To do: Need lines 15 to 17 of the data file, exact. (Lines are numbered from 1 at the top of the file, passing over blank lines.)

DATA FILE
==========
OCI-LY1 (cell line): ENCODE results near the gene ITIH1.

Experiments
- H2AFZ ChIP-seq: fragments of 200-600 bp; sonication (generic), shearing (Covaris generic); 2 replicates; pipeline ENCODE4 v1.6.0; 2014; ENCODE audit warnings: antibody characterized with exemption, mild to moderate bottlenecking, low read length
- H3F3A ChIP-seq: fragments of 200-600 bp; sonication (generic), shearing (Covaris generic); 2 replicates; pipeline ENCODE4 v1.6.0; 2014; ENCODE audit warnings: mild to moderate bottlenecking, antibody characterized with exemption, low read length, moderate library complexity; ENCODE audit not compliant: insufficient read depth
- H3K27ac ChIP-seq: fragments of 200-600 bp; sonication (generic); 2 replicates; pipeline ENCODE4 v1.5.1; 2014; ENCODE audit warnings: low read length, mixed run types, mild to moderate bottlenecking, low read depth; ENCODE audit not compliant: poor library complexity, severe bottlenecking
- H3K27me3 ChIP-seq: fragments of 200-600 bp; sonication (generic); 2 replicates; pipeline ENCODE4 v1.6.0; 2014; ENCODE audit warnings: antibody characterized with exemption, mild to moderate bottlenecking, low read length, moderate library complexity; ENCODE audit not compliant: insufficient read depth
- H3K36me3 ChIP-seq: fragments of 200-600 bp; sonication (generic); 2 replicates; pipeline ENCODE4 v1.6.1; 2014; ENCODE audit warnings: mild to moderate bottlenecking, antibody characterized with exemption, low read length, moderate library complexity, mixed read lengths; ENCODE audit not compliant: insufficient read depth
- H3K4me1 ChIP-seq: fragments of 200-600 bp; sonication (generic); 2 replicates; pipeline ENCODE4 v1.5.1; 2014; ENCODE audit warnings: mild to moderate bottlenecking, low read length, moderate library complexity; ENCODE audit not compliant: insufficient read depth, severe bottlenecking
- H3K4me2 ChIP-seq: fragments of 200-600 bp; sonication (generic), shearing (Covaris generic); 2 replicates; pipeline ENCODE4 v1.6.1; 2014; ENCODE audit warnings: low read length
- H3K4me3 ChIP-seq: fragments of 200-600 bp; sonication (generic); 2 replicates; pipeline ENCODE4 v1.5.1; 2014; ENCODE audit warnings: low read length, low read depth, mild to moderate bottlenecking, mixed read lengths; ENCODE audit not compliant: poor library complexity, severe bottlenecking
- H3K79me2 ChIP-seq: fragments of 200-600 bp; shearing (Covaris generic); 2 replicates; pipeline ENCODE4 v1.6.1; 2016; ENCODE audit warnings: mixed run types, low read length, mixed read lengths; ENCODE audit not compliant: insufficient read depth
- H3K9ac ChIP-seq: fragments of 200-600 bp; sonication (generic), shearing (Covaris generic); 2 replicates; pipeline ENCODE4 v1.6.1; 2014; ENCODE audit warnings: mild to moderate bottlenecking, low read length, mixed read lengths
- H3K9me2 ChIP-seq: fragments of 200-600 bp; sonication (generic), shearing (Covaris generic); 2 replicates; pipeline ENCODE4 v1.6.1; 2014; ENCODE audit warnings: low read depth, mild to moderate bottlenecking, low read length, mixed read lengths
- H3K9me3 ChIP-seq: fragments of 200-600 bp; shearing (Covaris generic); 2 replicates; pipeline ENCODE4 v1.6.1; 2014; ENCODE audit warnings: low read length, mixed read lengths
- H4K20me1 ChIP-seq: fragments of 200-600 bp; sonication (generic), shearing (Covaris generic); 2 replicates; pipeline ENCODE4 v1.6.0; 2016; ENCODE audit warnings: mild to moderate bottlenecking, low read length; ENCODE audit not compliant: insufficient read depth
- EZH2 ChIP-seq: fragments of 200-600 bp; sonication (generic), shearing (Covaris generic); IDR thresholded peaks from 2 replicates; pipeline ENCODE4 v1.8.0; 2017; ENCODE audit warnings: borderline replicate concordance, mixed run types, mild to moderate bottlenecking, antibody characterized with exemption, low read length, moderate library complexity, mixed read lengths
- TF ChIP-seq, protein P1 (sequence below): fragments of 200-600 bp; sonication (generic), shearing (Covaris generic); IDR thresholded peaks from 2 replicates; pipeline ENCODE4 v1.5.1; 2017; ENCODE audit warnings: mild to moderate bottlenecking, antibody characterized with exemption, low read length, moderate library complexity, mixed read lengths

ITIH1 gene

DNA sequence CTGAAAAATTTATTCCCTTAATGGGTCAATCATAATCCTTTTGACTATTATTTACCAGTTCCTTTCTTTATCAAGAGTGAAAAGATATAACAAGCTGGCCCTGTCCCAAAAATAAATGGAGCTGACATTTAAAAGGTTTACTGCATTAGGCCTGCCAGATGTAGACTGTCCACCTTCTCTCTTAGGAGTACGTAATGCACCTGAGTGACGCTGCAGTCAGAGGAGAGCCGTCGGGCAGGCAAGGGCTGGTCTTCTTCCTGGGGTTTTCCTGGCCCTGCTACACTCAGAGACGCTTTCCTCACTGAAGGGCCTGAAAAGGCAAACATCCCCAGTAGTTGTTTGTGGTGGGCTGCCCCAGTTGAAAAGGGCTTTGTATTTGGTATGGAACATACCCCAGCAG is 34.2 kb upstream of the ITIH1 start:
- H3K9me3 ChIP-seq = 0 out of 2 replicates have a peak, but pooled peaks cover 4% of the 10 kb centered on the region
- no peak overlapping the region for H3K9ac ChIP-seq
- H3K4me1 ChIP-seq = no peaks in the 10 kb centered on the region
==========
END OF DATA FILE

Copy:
- H4K20me1 ChIP-seq: fragments of 200-600 bp; sonication (generic), shearing (Covaris generic); 2 replicates; pipeline ENCODE4 v1.6.0; 2016; ENCODE audit warnings: mild to moderate bottlenecking, low read length; ENCODE audit not compliant: insufficient read depth
- EZH2 ChIP-seq: fragments of 200-600 bp; sonication (generic), shearing (Covaris generic); IDR thresholded peaks from 2 replicates; pipeline ENCODE4 v1.8.0; 2017; ENCODE audit warnings: borderline replicate concordance, mixed run types, mild to moderate bottlenecking, antibody characterized with exemption, low read length, moderate library complexity, mixed read lengths
- TF ChIP-seq, protein P1 (sequence below): fragments of 200-600 bp; sonication (generic), shearing (Covaris generic); IDR thresholded peaks from 2 replicates; pipeline ENCODE4 v1.5.1; 2017; ENCODE audit warnings: mild to moderate bottlenecking, antibody characterized with exemption, low read length, moderate library complexity, mixed read lengths